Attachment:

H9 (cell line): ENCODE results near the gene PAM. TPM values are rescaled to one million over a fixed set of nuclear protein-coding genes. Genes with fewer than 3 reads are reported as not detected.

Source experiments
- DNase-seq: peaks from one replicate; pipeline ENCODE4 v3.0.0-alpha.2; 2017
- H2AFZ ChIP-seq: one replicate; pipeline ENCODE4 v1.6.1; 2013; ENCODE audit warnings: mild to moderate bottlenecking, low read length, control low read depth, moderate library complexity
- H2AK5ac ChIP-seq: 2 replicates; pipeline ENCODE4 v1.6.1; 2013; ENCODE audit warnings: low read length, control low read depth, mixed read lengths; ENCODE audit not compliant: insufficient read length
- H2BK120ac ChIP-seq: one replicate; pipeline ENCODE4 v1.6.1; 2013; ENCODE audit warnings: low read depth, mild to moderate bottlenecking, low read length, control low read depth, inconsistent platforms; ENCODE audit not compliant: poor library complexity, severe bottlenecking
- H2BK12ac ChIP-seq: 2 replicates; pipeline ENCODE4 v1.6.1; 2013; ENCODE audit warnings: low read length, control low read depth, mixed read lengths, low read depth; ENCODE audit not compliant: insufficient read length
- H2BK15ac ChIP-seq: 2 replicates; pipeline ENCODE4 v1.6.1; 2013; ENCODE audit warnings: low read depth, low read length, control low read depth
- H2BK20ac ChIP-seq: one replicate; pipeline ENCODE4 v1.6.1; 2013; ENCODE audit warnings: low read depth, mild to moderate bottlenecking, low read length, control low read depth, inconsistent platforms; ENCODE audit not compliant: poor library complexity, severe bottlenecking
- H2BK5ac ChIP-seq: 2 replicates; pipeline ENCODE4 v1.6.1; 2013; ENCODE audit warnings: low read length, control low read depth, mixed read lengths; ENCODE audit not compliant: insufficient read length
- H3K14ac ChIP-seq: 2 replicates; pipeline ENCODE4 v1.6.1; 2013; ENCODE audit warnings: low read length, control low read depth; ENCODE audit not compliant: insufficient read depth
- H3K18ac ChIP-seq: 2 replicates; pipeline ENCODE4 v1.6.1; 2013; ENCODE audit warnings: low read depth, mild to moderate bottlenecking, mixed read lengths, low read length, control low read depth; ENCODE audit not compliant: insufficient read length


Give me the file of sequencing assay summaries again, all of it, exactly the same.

H9 (cell line): ENCODE results near the gene PAM. TPM values are rescaled to one million over a fixed set of nuclear protein-coding genes. Genes with fewer than 3 reads are reported as not detected.

Source experiments
- DNase-seq: peaks from one replicate; pipeline ENCODE4 v3.0.0-alpha.2; 2017
- H2AFZ ChIP-seq: one replicate; pipeline ENCODE4 v1.6.1; 2013; ENCODE audit warnings: mild to moderate bottlenecking, low read length, control low read depth, moderate library complexity
- H2AK5ac ChIP-seq: 2 replicates; pipeline ENCODE4 v1.6.1; 2013; ENCODE audit warnings: low read length, control low read depth, mixed read lengths; ENCODE audit not compliant: insufficient read length
- H2BK120ac ChIP-seq: one replicate; pipeline ENCODE4 v1.6.1; 2013; ENCODE audit warnings: low read depth, mild to moderate bottlenecking, low read length, control low read depth, inconsistent platforms; ENCODE audit not compliant: poor library complexity, severe bottlenecking
- H2BK12ac ChIP-seq: 2 replicates; pipeline ENCODE4 v1.6.1; 2013; ENCODE audit warnings: low read length, control low read depth, mixed read lengths, low read depth; ENCODE audit not compliant: insufficient read length
- H2BK15ac ChIP-seq: 2 replicates; pipeline ENCODE4 v1.6.1; 2013; ENCODE audit warnings: low read depth, low read length, control low read depth
- H2BK20ac ChIP-seq: one replicate; pipeline ENCODE4 v1.6.1; 2013; ENCODE audit warnings: low read depth, mild to moderate bottlenecking, low read length, control low read depth, inconsistent platforms; ENCODE audit not compliant: poor library complexity, severe bottlenecking
- H2BK5ac ChIP-seq: 2 replicates; pipeline ENCODE4 v1.6.1; 2013; ENCODE audit warnings: low read length, control low read depth, mixed read lengths; ENCODE audit not compliant: insufficient read length
- H3K14ac ChIP-seq: 2 replicates; pipeline ENCODE4 v1.6.1; 2013; ENCODE audit warnings: low read length, control low read depth; ENCODE audit not compliant: insufficient read depth
- H3K18ac ChIP-seq: 2 replicates; pipeline ENCODE4 v1.6.1; 2013; ENCODE audit warnings: low read depth, mild to moderate bottlenecking, mixed read lengths, low read length, control low read depth; ENCODE audit not compliant: insufficient read length